After the High Court verdict on the constitutional status of Delhi, every perceptive Delhiite must have realized how they have been short-changed on the matter of statehood. In essence, the High Court has validated through its literal interpretation of legal provisions the fragile edifice of Delhi's statehood. It is a functioning state as long as it is being ruled by the political dispensation at the Centre (BJP or Congress).
Delhiites must realize that their real democratic rights are limited to the Municipal Corporation of Delhi.
If some political formation antithetical to the interests of this political class is voted into power in Delhi, then the first course of action is to put the Anti Corruption Bureau (ACB) out of its purview and take the custody of the "cupboard" for safekeeping. Part of the process is to ensure that the new ruling party sinks as much as possible in a procedural quagmire. It helps when the media plays along, and the new leader is painted as a cantankerous politician who prefers fights over functioning. This is what the Modi Government at the Centre has been doing ever since AAP came into power in Delhi.
Now, the High Court has confirmed that Delhi is not a state with a sovereign legislature, but a Union Territory. Here, popular mandate becomes subservient to the sweet will of an officer -- the Lieutenant Governor -- appointed by the President on advice of Ministry of Home Affairs. With this one judgment, Delhiites can see how little their democratic rights matter... it's not so very different from life under the British colonial masters from whom the concept of a Union Territory has been borrowed.
The genesis of the entity known as the Union Territory dates back to 19th-century British India, termed then as "part C and part D states", which were essentially bureaucratic and autocratic enclaves where few general laws were applied; the assumption was that the tribal population living on these lands needed simple laws. As per the Scheduled Districts Act of 1874, the head of such a district was the Lieutenant Governor -- a position that in British administrative terminology indicated a level below Governor, the head of a province.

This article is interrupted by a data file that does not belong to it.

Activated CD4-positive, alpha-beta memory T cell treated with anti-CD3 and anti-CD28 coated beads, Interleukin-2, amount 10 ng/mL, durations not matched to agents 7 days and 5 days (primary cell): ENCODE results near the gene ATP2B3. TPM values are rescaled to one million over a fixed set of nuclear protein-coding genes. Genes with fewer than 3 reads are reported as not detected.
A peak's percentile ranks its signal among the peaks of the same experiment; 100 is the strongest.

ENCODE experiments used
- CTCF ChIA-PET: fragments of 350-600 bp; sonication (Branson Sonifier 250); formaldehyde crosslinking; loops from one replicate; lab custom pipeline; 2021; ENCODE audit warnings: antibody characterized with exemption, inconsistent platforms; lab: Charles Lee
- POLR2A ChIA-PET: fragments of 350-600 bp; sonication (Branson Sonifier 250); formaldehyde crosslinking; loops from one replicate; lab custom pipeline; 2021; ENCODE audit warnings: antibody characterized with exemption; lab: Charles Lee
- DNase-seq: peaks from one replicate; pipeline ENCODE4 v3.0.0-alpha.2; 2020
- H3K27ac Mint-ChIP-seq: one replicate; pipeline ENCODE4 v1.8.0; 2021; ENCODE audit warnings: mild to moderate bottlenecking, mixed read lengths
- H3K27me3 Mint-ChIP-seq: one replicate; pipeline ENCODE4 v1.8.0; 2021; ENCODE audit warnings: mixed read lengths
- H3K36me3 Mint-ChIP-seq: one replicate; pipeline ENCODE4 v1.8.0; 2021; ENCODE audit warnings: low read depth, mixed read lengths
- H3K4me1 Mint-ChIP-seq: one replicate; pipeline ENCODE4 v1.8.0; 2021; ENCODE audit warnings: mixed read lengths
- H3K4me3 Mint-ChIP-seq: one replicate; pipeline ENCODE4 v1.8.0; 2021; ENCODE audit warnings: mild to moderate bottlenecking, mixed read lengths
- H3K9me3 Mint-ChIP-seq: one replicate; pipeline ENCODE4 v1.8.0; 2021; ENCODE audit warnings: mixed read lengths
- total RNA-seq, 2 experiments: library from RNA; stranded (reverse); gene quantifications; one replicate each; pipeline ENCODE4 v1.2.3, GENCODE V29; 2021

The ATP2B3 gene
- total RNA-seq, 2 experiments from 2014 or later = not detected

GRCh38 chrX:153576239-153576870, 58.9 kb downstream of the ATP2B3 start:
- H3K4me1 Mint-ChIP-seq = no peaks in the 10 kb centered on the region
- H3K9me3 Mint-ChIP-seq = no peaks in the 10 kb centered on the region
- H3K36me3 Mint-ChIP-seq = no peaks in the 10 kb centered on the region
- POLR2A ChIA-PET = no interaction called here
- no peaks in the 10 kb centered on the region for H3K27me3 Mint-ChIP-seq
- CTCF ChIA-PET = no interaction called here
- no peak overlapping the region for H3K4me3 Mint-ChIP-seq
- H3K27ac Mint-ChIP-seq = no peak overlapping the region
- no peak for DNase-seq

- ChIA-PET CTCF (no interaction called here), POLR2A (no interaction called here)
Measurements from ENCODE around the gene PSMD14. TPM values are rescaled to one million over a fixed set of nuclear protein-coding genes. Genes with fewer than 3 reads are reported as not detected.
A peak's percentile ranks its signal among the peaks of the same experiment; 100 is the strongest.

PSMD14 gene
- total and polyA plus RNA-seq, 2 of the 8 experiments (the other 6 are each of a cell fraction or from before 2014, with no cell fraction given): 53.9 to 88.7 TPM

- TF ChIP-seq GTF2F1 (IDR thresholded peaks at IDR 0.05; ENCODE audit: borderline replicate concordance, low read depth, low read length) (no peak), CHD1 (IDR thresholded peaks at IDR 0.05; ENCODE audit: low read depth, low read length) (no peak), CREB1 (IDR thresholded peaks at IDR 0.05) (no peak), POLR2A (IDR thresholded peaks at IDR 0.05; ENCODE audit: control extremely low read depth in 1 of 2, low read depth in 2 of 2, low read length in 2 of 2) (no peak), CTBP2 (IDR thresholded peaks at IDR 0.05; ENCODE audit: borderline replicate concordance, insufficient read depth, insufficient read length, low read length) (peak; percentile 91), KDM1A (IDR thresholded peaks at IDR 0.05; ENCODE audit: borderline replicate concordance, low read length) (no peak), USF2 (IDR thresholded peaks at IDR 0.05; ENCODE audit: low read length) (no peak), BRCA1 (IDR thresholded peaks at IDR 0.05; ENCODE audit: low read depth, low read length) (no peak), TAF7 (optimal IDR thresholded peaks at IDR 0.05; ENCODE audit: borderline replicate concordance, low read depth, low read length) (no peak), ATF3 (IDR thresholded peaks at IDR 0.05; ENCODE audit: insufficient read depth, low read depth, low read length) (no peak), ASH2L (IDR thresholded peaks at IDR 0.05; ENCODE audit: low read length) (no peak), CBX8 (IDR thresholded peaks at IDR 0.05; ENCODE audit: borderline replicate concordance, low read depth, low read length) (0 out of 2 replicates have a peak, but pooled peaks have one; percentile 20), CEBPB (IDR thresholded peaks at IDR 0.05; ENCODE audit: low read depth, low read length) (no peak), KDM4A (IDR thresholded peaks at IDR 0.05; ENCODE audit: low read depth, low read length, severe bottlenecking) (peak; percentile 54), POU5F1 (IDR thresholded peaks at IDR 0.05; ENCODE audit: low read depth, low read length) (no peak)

The existence of Union Territories has been contested for a long time, starting with the constituent assembly of Independent India where this provision was severely criticized by Deshbandhu Gupta of Delhi. To quote his words: "this provision (draft articles 212 to 214) would only perpetuate existing state of affairs (as before independence) by denying people a hand in administrative set up and preventing establishment of responsible Government." Unfortunately, this criticism was completely ignored in draft finally adopted.
While the citizens of states can expect to have their aspirations fulfilled by the party they have elected, Delhi is subject to the autocratic regime of the LG.
Then, when the Union Territories Act of 1963 was tabled in Parliament, it was severally criticized on the grounds that if an administrator is imposed on people, the council of ministers would be a mere rubber stamp. The wide powers given to the Executive were questioned. It would limit the autonomy of the Legislature and create constant friction between the Legislature and the Executive, as well as the Legislature and the Centre.
In a way the High Court ruling has removed the illusion of democracy. Delhiites must realize that their real democratic rights are limited to the Municipal Corporation of Delhi. While the citizens of states can expect to have their aspirations fulfilled by the party they have elected to run their affairs, Delhi is subject to the autocratic regime of the LG. It doesn't matter that they chose AAP and gave them a magnificent majority of 67 seats out of 70. Instead, they will be caught in a bitter dispute between the leaders they elected and the Lieutenant Governor, an operative of the central government. In the end, the so-called fine balance between executive and legislature may go for a toss.
He is a courageous man who has highlighted the limitations of Delhi's statehood and the High Court judgment has not dampened his resolve.
We need to look beyond the oversimplified narrative promoted by the Indian media of an unprovoked brawl started by a prickly politician with a composed, level-headed and fair minded Lieutenant Governor. Mr. Najeeb Jung, the current Lieutenant Governor of Delhi is no astute statesman but a pliable former career IAS officer skilled at pandering to the ruling class of the day. Once a confidant of the late Madhavrao Scindia, he now acts as stooge for the BJP at the Centre. He was a joint secretary (exploration) in the Ministry of Petroleum and Natural Gas when the controversial Panna-Mukta oil field originally discovered by ONGC was needlessly handed over to the private sector for a pittance. Then, he quit the civil services and went on to work with a private company from the same consortium. He has also worked as director (energy research) with the Reliance India-funded Observer Research Foundation, having had a stint in London earlier with Reliance Global Management Services.
So let us stop targeting Kejriwal whose clean and meritorious civil service record and morally incorruptible character is beyond doubt. He is a courageous man who has highlighted the limitations of Delhi's statehood and the High Court judgment has not dampened his resolve. For this alone, we should be grateful to him.